While I agree that Section 323(a)'s prohibitions on soliciting, receiving, and using nonfederal funds restricts a party's ability to spend nonfederal money, their principal effect is to limit the ability of future donors through their contributions to use the national parties to amplify their voices.*fn11 Therefore, in determining to what extent Congress can limit donations to national and state parties,*fn12 this Court should review the limitations using the closely-drawn standard of review applied to contribution limitations in Buckley, 420 U.S. at 25, and ensuing campaign finance cases,*fn13 in which the Court specifically acknowledged "that restrictions on contributions require less compelling justification than restrictions on independent spending." FEC v. Massachusetts Citizens for Life, Inc. ("MCFL"), 479 U.S. 238, 259-60 (1986); see also Shrink Missouri, 528 U.S. at 387. The Supreme Court lowered the hurdle for contributions, see Shrink Missouri, 528 U.S. at 387-88, because restrictions on contributions, in its judgment, impact associational rights less by leaving "the contributor free to become a member of any political association and to assist personally in the association's efforts on behalf of candidates," id. at 387 (quoting Buckley, 424 U.S. at 22) (internal quotations omitted), and by not preventing "political committees from amassing the resources necessary for effective advocacy," Buckley, 424 U.S. at 21. Surely, these reasons for applying a lower standard of scrutiny for donations to candidates and their political committees are no less persuasive for analyzing contributions to political parties.
The plaintiffs, nevertheless, maintain that in Citizens Against Rent Control, which involved limitations on contributions to political committees with the purpose of supporting or opposing ballot measures, 454 U.S. at 291, the Supreme Court settled on strict-scrutiny review for contribution limitations to political organizations.*fn14 This conclusion is not based on a close enough reading of the case. While the plurality does suggest the undefined standard of "exacting judicial scrutiny," Citizens Against Rent Control, 454 U.S. at 294, 298, the three concurring justices either specifically applied closely-drawn scrutiny, id. at 301 (Marshall, J., concurring),*fn15 or equated the plurality's "exacting scrutiny" with Buckley's closely-drawn scrutiny, id. at 302 (Blackmun, J., & O'Connor, J., concurring).*fn16 Thus, if anything, Citizens Against Rent Control suggests that closely-drawn scrutiny should apply, even if the political organization is established exclusively for a purpose unrelated to federal campaigns. Restrictions on national political parties, which engage in both candidate-specific and issue-oriented activities, do not deserve to be treated with greater vigilance. Indeed, considering the standard of review adopted by the Supreme Court in Citizens Against Rent Control and the fact that contribution regulations are less jarring of associational rights than are expenditure restrictions, restrictions on donations to political parties should be similarly regulable if they are closely drawn to serve the compelling government interest of preventing corruption and its appearance.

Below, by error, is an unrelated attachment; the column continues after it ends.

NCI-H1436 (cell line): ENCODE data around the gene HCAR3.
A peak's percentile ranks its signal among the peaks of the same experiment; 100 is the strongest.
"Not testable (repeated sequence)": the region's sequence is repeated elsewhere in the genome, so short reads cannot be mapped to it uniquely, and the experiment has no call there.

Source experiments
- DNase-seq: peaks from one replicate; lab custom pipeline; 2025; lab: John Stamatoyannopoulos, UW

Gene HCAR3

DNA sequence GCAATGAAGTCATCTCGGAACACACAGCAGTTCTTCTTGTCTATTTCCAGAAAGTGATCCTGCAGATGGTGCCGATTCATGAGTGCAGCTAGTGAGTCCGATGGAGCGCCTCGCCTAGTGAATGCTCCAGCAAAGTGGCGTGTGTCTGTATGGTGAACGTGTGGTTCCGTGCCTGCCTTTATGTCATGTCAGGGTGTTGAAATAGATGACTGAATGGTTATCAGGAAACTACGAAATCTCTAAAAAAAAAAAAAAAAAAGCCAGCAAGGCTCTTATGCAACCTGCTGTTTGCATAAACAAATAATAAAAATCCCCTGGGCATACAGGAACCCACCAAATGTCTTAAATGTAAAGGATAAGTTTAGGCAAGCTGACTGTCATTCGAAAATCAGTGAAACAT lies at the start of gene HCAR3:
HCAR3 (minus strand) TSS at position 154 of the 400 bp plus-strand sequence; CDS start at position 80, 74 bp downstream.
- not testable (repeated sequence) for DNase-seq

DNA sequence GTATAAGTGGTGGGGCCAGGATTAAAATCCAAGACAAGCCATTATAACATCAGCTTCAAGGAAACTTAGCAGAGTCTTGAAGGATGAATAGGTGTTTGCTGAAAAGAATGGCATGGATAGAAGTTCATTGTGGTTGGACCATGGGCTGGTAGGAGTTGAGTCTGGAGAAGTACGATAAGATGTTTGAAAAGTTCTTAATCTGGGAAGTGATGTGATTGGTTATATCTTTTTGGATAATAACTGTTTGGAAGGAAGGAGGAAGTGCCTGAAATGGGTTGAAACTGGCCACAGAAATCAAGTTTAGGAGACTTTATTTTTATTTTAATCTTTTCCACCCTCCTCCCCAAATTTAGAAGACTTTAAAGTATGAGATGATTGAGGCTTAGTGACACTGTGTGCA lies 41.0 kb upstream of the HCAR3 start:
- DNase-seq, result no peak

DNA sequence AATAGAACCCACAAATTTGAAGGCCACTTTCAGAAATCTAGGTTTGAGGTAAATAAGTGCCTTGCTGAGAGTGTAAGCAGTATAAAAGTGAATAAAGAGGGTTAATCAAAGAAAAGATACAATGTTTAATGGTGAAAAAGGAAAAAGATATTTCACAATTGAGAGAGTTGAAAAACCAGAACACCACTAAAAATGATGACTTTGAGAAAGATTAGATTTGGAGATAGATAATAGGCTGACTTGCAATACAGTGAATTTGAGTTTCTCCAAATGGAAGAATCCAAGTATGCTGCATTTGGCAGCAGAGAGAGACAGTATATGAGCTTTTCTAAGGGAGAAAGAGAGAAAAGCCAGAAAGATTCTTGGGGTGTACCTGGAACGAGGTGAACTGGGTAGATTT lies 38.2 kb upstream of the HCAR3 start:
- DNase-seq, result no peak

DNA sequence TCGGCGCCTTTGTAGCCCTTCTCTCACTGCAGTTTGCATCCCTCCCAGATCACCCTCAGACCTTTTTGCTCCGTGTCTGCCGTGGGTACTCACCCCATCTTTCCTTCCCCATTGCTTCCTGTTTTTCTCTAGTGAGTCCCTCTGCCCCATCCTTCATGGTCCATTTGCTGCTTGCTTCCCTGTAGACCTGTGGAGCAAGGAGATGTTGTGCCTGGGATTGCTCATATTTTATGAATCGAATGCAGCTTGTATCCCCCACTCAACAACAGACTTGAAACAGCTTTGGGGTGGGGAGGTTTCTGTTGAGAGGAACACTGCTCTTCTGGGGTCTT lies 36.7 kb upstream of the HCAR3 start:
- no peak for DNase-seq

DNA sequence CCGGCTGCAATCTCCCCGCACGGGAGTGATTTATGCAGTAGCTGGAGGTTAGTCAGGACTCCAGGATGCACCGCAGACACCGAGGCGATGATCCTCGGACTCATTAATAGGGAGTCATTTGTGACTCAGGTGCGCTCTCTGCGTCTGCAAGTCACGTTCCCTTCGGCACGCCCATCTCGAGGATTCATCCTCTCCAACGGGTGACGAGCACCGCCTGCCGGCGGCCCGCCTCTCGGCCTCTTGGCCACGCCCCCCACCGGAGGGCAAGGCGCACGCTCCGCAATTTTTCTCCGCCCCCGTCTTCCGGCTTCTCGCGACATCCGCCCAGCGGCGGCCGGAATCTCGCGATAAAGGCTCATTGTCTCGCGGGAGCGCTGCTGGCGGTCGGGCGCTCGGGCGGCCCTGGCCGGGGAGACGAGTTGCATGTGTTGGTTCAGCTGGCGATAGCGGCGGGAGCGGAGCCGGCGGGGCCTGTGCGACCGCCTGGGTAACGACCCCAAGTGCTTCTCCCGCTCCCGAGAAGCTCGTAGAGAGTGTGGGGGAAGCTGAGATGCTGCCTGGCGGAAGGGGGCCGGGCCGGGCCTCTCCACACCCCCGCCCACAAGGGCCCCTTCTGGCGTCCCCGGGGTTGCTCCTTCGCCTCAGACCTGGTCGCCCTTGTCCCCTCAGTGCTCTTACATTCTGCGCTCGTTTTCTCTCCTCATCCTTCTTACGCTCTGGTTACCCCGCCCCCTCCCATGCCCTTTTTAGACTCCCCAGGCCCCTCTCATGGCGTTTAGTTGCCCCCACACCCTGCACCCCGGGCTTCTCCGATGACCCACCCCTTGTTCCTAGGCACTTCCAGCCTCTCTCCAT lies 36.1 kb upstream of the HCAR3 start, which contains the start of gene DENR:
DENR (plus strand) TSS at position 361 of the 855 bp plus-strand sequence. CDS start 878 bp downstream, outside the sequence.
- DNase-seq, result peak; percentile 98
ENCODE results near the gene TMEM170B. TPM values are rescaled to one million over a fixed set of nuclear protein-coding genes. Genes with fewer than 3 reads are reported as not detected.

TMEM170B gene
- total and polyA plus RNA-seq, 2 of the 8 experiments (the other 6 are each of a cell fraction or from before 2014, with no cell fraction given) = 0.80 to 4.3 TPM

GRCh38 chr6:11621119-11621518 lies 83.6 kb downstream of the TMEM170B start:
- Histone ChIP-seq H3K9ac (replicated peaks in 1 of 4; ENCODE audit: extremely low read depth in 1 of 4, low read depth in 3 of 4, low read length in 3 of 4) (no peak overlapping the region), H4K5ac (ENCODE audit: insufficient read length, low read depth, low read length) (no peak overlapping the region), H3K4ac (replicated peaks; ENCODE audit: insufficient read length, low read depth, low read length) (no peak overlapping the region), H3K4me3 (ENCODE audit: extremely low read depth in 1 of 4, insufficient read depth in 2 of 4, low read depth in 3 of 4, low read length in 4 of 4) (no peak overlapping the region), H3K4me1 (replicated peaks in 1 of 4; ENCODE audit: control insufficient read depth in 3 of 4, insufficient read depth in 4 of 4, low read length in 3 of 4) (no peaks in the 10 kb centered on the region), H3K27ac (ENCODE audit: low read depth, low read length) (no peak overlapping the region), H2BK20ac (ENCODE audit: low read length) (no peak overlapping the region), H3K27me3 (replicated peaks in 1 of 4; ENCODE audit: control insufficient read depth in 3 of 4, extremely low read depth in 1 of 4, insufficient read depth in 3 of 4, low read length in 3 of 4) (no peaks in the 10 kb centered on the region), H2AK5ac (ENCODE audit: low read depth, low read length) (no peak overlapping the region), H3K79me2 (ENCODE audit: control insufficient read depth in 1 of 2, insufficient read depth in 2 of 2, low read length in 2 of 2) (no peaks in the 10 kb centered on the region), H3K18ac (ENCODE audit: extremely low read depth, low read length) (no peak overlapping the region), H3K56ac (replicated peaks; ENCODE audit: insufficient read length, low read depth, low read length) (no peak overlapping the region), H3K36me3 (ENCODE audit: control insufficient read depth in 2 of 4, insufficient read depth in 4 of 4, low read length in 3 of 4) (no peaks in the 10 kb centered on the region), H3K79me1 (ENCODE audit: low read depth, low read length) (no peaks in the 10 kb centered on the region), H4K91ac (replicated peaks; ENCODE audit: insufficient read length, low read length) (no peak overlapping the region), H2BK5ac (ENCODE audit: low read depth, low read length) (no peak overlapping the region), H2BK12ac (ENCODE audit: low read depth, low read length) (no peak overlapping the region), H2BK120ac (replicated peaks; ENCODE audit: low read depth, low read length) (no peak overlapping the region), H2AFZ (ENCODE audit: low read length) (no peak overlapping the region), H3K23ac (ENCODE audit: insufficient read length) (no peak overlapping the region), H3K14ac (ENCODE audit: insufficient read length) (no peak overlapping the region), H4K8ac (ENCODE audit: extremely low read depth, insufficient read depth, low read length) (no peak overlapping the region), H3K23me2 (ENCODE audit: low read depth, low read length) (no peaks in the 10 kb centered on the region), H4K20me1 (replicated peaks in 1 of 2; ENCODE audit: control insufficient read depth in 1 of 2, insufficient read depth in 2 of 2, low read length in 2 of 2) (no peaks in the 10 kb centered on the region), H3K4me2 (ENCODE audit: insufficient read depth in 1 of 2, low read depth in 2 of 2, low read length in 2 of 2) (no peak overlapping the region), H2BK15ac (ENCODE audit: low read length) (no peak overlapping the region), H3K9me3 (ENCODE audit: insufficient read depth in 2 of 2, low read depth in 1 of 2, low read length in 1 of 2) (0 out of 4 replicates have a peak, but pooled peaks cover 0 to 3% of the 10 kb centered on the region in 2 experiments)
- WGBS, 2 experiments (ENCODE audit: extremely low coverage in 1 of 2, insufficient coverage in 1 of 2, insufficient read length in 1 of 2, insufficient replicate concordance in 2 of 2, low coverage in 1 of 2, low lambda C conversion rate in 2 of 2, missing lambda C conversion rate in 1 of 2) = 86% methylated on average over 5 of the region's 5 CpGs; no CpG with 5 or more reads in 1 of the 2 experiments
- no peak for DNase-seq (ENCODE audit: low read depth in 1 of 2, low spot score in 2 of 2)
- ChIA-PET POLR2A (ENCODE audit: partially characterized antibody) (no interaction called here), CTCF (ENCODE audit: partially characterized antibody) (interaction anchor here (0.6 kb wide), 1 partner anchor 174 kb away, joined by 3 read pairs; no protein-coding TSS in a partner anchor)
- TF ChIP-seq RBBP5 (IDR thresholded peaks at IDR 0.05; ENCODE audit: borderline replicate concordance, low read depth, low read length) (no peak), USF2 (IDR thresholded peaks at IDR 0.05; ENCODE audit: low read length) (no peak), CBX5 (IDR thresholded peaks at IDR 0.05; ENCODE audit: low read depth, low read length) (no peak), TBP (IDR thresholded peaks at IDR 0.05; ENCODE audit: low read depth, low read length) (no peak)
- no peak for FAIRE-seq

2. Donations Used to Directly Affect Federal Elections are Regulable by
Section 323(a) of BCRA seeks to expand Congress's authority to regulate donations that by definition did not appear to be regulable under FECA because, ostensibly, they were not given for the purpose of influencing federal elections.*fn17
It does so in sweeping fashion: national parties "may not solicit, receive, . . . direct . . . transfer, or spend any funds that are not subject to the limitations, prohibitions, and reporting requirements of this Act." BCRA § 101; FECA § 323(a); 2 U.S.C. § 441i(b)(1). Congress seeks this expansion, principally, because the national parties have increasingly, over the past decade, exploited a so-called "loophole"*fn18
in FECA that fails to regulate the use of these nonfederal funds for various types of electioneering communications that advocate the election or defeat of a specifically identified candidate.*fn19
The defendants contend that Congress, in its attempt to close this "loophole," can limit any donation to a national party, regardless of the purpose for which it is used thereafter. See Intervenors Opp'n Br. at 26. I disagree. The plaintiffs, on the other hand, contend that Congress can only limit donations that are funneled thereafter through the party as coordinated expenditures, direct contributions to candidates, or uncoordinated expenditures for express advocacy as defined by the "magic words." See, e.g., McConnell Opening Br. at 36; McConnell Opp'n Br. at 25-26; see also Buckley, 424 U.S. at 44 n. 52 (providing examples of"express words of advocacy"). With that I disagree, as well. Both contentions are calculatingly indifferent to what reason, and precedent, have shown to be the only constitutionally viable antidote to corruption or its appearance: restrictions on donations to political parties based upon their use to directly affect federal elections.*fn20 In this sense, from my perspective, the issue before the Court is not whether Congress can limit donations to political parties,*fn21 but to what extent it can do so.